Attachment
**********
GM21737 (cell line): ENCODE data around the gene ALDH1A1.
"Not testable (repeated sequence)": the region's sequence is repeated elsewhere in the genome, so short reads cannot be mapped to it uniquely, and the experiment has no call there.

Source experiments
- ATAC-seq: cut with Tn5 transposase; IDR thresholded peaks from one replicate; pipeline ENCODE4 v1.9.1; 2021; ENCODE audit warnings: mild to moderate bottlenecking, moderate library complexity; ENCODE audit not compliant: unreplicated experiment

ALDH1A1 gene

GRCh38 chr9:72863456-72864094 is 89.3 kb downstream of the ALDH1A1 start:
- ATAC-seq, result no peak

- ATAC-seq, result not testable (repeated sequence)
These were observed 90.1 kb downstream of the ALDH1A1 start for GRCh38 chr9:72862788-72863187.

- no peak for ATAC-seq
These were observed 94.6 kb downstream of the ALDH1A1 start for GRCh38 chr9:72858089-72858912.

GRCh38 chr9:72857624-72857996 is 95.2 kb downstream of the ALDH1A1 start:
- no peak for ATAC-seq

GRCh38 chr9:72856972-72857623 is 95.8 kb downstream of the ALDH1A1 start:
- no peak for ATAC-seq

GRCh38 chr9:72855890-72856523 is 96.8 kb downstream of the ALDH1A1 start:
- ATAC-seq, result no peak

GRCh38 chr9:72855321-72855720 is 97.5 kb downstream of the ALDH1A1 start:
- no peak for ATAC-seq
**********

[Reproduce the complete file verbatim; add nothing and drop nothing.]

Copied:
GM21737 (cell line): ENCODE data around the gene ALDH1A1.
"Not testable (repeated sequence)": the region's sequence is repeated elsewhere in the genome, so short reads cannot be mapped to it uniquely, and the experiment has no call there.

Source experiments
- ATAC-seq: cut with Tn5 transposase; IDR thresholded peaks from one replicate; pipeline ENCODE4 v1.9.1; 2021; ENCODE audit warnings: mild to moderate bottlenecking, moderate library complexity; ENCODE audit not compliant: unreplicated experiment

ALDH1A1 gene

GRCh38 chr9:72863456-72864094 is 89.3 kb downstream of the ALDH1A1 start:
- ATAC-seq, result no peak

- ATAC-seq, result not testable (repeated sequence)
These were observed 90.1 kb downstream of the ALDH1A1 start for GRCh38 chr9:72862788-72863187.

- no peak for ATAC-seq
These were observed 94.6 kb downstream of the ALDH1A1 start for GRCh38 chr9:72858089-72858912.

GRCh38 chr9:72857624-72857996 is 95.2 kb downstream of the ALDH1A1 start:
- no peak for ATAC-seq

GRCh38 chr9:72856972-72857623 is 95.8 kb downstream of the ALDH1A1 start:
- no peak for ATAC-seq

GRCh38 chr9:72855890-72856523 is 96.8 kb downstream of the ALDH1A1 start:
- ATAC-seq, result no peak

GRCh38 chr9:72855321-72855720 is 97.5 kb downstream of the ALDH1A1 start:
- no peak for ATAC-seq